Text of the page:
For those who don’t know, there was a series on the BBC in 2007 to cast the roles of Nancy and Oliver for this production – I’d do Anything and for weeks we’d been transfixed as the talented performers got whittled down to the winners… Jodie Prenger (see pic) as Nancy and three lads to share the role of Oliver. We had picked out Jodie as the most likely to right from the start, so were delighted she won. By the end of the series, the announcement had been made of who would play Fagin – Rowan Atkinson – an interesting choice we thought, and it made me want to see it even more.

Back to the show – it was marvellous from start to finish. With the largest cast in the West End, it made full use of Drury Lane’s deep stage. The ensemble song and dance numbers were incredible – wonderfully choreographed by Matthew Bourne (he of the male Swan Lake fame), and the sets were stupendous, yet strongly reminiscent of both original stage and film productions.

We finally got to meet Fagin … Dodger called for him, a shabby curtain pulled back and he said “What!” in a way that only Rowan Atkinson could and you instantly knew you would be in safe hands. Atkinson milked his numbers for maximum effect and was fantastic, getting a little Mr Bean joke in with one of his gang’s teddy bear. Then on came Nancy, and Jodie was in fine voice – I nearly cried during the showstopper ‘As long as he needs me‘ she sang it so gutwrenchingly. The kids were incredible, especially the lad who played the Artful Dodger. There are also a couple of different songs in the musical version, and Bill Sykes gets to scare everyone rigid with a menacing little number which effectively replaces the “Do you love me Bill” – “I lives with you, don’t I” conversation in the film.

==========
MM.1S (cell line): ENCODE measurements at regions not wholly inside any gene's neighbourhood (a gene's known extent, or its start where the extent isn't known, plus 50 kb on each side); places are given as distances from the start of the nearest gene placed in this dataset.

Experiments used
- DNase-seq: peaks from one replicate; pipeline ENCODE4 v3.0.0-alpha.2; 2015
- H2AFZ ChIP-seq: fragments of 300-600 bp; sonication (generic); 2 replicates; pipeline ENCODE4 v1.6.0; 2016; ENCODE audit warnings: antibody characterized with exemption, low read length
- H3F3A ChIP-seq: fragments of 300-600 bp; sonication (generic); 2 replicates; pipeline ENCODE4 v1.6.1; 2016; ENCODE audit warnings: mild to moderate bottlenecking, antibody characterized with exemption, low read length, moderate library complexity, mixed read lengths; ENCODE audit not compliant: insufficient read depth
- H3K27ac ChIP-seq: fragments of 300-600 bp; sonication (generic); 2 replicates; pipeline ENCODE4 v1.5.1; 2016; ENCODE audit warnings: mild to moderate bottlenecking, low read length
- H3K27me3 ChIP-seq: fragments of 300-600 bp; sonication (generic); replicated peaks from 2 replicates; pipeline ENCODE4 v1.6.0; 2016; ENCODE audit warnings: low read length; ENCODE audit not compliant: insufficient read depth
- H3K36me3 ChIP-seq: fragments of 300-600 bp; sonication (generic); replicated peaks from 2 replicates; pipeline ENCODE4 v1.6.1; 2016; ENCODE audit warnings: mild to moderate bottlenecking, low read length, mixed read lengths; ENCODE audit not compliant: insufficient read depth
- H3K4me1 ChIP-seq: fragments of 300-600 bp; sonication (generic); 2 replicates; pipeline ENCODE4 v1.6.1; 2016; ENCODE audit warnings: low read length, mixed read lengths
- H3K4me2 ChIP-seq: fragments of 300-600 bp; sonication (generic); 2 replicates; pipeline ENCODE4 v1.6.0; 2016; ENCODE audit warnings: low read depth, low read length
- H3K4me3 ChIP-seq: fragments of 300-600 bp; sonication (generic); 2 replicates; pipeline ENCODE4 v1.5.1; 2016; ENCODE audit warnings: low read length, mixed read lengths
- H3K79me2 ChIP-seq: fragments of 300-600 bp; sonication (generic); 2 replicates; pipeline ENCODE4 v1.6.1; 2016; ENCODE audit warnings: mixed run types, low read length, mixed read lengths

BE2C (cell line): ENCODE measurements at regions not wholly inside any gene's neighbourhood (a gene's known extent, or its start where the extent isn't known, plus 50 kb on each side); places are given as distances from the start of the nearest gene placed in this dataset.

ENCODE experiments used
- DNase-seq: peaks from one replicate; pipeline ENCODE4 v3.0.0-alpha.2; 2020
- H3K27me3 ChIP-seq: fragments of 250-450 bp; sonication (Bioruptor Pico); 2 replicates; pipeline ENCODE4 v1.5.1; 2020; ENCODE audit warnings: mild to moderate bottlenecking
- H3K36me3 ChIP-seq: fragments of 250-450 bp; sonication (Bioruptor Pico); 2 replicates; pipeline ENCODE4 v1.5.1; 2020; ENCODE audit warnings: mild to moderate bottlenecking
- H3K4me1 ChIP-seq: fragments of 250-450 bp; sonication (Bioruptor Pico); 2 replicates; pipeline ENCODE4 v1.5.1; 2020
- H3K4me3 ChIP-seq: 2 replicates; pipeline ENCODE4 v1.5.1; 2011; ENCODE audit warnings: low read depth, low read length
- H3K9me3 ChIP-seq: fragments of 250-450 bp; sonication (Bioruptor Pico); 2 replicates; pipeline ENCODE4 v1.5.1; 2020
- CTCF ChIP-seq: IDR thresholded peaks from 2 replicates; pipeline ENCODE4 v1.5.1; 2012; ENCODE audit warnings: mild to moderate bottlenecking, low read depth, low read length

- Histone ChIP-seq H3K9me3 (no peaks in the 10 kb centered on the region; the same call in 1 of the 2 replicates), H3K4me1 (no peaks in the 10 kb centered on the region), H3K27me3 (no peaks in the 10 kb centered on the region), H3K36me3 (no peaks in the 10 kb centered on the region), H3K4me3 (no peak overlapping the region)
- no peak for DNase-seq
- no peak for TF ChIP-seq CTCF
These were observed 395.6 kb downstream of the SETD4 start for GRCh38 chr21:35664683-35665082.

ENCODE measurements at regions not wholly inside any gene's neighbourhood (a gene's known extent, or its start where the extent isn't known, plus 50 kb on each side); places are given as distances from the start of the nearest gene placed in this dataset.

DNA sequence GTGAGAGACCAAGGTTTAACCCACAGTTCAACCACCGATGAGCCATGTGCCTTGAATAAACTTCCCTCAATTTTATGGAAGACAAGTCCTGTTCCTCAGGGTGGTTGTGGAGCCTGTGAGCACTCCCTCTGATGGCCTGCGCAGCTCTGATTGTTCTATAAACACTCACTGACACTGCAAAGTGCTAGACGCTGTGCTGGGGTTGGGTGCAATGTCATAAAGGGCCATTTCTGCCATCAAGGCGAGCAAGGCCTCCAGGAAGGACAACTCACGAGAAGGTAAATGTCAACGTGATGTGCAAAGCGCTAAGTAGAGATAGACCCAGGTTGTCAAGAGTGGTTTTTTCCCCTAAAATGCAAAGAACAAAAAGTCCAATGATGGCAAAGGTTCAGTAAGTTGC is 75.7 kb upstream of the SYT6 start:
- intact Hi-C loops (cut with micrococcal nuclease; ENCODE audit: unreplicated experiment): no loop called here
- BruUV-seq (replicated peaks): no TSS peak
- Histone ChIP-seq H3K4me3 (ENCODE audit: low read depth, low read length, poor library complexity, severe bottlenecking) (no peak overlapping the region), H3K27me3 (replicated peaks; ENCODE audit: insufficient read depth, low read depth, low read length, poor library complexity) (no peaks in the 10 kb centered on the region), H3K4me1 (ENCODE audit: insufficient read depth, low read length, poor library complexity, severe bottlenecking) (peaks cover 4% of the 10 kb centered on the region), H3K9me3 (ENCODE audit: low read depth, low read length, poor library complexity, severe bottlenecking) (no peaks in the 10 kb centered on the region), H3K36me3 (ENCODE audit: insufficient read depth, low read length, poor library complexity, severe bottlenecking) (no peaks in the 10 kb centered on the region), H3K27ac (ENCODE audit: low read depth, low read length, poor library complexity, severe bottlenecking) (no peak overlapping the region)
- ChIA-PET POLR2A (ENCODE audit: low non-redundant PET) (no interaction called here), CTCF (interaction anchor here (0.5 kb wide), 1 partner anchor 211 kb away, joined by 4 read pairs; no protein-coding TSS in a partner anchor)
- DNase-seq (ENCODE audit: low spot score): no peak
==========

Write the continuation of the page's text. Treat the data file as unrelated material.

It was absolutely bloomin’ marvellous – one of the best few shows I’ve ever seen, and to think the cast had to do it all again that evening …

P.S. Just read that Iranian actor-comedian Omid Djalili will take over as Fagin in mid July. He’ll probably be very good too, but I’d never have thought of him in the role!

By Dickens! …

… I’m enjoying the Beeb’s Little Dorrit. I watched three episodes back to back last night and loved every minute. I have to admit I nearly shed a tear when Little Dorrit left the Marshalsea looking back to lovely, nice Mr Clennam.

Talking of Mr Clennam, I definitely prefer Matthew MacFadyen here to his turn as Mr D’Arcy in the 2005 film of Pride and Prejudice, (and of course he was the original hero in the first couple of series of BBC spy drama Spooks). I’m still not quite sure where Gollum and his Italian ex-cellmate have to do with it entirely, but love Andy Sirkis’ superb overacting as the nasty Frenchman. I also love young Russell Tovey (The History Boys), his anguish after Amy turned him down was hard to bear. In fact, the entire cast is magnificent and it’s yet another hit adaptation from the pen of Andrew Davies. I note you can already pre-order the DVD, but you will have to wait until the end of January for it.